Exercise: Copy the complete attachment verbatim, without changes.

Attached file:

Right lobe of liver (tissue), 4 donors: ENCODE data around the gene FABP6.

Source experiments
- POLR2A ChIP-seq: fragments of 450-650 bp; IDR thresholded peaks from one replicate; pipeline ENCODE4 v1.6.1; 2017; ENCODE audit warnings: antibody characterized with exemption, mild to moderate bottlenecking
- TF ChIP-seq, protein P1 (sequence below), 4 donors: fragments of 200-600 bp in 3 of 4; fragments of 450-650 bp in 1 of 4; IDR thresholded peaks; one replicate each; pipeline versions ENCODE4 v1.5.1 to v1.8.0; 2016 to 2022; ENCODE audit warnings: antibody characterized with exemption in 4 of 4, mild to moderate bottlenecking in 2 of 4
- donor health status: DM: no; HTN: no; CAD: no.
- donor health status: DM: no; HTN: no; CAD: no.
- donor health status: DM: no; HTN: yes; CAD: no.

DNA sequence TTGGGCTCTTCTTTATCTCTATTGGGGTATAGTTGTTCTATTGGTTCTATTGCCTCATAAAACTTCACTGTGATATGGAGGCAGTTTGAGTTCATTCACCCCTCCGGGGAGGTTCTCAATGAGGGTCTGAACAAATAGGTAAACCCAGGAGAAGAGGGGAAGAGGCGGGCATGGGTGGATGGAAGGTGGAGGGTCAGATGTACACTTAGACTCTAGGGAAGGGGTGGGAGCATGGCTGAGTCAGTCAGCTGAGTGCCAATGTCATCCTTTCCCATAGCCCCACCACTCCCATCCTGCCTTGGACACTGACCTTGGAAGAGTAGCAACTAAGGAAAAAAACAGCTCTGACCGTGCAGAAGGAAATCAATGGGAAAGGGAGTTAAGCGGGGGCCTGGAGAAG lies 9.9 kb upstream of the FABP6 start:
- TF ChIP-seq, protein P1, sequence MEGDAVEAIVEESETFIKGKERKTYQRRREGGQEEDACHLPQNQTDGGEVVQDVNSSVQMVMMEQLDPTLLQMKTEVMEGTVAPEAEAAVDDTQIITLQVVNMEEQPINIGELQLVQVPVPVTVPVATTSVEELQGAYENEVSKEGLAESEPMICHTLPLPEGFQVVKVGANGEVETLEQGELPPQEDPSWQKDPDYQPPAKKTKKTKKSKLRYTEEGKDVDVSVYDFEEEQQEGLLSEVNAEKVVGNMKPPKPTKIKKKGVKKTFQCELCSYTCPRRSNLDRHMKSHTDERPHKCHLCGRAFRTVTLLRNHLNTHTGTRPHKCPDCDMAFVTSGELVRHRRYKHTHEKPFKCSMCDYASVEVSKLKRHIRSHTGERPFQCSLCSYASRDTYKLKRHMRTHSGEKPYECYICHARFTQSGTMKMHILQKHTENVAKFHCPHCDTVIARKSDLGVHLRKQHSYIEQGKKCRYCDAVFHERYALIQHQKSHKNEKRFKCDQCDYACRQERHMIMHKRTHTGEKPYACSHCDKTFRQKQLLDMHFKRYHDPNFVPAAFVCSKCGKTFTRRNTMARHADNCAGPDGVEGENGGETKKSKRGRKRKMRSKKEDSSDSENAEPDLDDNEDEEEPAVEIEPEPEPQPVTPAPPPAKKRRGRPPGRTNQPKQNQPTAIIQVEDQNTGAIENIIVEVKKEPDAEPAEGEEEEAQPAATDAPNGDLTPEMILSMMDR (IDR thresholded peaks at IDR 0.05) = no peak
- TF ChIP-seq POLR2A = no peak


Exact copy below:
Right lobe of liver (tissue), 4 donors: ENCODE data around the gene FABP6.

Source experiments
- POLR2A ChIP-seq: fragments of 450-650 bp; IDR thresholded peaks from one replicate; pipeline ENCODE4 v1.6.1; 2017; ENCODE audit warnings: antibody characterized with exemption, mild to moderate bottlenecking
- TF ChIP-seq, protein P1 (sequence below), 4 donors: fragments of 200-600 bp in 3 of 4; fragments of 450-650 bp in 1 of 4; IDR thresholded peaks; one replicate each; pipeline versions ENCODE4 v1.5.1 to v1.8.0; 2016 to 2022; ENCODE audit warnings: antibody characterized with exemption in 4 of 4, mild to moderate bottlenecking in 2 of 4
- donor health status: DM: no; HTN: no; CAD: no.
- donor health status: DM: no; HTN: no; CAD: no.
- donor health status: DM: no; HTN: yes; CAD: no.

DNA sequence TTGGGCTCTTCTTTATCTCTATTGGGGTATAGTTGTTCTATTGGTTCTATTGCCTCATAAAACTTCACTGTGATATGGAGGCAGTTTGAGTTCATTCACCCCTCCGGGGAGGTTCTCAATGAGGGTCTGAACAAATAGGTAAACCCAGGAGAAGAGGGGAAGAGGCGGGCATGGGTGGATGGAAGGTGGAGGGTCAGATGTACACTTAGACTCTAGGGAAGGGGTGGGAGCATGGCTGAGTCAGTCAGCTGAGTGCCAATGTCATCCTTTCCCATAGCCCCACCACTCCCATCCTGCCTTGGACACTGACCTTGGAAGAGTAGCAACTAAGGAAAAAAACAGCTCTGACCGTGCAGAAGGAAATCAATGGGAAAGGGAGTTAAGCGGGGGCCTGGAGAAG lies 9.9 kb upstream of the FABP6 start:
- TF ChIP-seq, protein P1, sequence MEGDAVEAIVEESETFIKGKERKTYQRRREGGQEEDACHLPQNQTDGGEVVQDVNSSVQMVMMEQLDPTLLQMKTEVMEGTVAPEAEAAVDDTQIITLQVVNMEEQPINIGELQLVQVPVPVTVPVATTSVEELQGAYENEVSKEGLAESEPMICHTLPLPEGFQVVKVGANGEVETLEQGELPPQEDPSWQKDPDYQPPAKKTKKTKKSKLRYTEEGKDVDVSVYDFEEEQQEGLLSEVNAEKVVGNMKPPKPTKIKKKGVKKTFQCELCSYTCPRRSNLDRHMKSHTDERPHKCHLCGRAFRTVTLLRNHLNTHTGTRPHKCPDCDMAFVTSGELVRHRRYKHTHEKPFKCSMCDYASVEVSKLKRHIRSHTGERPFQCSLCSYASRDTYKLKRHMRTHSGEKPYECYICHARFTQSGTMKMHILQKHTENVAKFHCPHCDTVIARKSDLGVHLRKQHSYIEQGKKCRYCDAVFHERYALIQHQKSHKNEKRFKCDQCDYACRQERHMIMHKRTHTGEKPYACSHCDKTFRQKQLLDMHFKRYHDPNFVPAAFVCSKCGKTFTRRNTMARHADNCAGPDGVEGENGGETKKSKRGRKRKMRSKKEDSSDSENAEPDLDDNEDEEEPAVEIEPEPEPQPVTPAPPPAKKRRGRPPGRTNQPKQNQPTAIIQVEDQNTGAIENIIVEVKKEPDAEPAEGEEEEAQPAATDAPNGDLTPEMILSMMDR (IDR thresholded peaks at IDR 0.05) = no peak
- TF ChIP-seq POLR2A = no peak